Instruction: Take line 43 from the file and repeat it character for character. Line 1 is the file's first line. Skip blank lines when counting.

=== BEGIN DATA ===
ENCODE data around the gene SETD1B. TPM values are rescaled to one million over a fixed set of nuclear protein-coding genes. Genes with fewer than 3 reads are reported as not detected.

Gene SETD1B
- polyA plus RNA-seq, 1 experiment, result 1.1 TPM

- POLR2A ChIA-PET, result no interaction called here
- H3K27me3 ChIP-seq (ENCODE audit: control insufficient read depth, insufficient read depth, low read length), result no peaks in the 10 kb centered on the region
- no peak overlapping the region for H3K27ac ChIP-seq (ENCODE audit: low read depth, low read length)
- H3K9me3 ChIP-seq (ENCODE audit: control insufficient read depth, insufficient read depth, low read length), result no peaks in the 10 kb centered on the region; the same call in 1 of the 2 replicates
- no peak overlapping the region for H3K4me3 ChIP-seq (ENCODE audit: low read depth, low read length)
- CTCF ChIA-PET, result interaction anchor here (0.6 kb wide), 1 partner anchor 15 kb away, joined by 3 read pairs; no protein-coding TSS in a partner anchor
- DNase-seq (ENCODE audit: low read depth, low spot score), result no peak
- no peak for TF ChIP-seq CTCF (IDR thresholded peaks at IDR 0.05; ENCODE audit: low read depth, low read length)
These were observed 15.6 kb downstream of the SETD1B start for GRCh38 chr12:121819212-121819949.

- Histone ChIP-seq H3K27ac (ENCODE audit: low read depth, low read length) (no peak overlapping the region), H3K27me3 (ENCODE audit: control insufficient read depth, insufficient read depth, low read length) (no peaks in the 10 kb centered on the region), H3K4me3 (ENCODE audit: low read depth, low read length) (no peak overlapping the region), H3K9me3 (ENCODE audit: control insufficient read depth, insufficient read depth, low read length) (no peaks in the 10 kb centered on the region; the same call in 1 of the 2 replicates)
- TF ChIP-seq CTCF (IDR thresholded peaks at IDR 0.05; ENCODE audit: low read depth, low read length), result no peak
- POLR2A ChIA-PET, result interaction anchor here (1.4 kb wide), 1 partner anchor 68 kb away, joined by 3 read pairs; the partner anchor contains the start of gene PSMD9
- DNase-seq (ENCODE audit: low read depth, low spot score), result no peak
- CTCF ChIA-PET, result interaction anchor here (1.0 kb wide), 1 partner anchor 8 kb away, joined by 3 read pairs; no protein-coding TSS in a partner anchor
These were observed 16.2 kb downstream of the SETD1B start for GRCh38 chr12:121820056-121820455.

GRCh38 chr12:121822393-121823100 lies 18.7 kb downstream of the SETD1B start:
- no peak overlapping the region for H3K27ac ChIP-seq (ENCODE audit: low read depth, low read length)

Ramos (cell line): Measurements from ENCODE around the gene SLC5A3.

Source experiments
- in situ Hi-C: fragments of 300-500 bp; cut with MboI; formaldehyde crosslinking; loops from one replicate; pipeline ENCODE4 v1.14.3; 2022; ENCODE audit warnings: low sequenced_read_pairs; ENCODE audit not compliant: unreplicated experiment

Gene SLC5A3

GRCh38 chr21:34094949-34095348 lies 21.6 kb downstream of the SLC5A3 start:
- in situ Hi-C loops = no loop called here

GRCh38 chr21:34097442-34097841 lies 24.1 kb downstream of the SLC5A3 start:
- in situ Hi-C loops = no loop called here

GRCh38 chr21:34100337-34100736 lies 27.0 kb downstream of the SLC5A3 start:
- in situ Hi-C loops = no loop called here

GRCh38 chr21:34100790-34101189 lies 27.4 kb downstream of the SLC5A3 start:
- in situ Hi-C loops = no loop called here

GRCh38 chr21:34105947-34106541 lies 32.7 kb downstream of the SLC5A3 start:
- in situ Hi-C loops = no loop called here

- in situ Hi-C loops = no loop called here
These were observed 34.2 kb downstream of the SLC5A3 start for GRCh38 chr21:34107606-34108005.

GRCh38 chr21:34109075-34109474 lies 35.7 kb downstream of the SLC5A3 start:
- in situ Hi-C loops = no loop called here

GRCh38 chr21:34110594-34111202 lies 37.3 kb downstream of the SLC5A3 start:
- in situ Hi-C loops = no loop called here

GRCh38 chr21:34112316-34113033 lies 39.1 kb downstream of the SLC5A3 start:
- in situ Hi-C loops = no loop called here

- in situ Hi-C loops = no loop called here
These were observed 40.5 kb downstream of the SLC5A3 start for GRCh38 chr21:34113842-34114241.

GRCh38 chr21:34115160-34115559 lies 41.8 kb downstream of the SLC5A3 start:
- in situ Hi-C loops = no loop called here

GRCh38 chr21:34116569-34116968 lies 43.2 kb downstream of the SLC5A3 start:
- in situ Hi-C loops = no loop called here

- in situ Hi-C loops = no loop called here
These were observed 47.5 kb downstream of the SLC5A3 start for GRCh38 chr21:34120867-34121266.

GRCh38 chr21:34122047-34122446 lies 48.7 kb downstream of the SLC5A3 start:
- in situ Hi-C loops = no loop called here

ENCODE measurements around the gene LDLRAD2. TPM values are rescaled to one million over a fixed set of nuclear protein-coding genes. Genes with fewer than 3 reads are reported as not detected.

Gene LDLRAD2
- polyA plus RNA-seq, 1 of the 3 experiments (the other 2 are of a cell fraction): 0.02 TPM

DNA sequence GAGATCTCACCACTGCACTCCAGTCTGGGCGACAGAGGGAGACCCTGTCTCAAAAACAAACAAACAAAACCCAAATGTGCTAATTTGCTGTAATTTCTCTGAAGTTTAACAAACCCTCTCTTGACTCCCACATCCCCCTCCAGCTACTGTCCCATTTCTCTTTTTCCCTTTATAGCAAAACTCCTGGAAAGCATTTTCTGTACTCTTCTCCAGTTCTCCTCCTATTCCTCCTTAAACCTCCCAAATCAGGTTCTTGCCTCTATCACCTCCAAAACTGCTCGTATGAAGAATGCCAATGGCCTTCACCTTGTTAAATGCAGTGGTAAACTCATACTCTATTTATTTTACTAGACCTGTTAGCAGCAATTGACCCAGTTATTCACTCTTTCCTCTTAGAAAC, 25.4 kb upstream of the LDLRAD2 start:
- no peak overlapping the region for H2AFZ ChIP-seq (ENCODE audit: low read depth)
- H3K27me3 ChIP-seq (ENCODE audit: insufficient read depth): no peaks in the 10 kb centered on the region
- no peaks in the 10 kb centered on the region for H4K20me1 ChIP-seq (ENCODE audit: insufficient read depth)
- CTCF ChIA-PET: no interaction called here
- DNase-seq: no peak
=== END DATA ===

- in situ Hi-C loops = no loop called here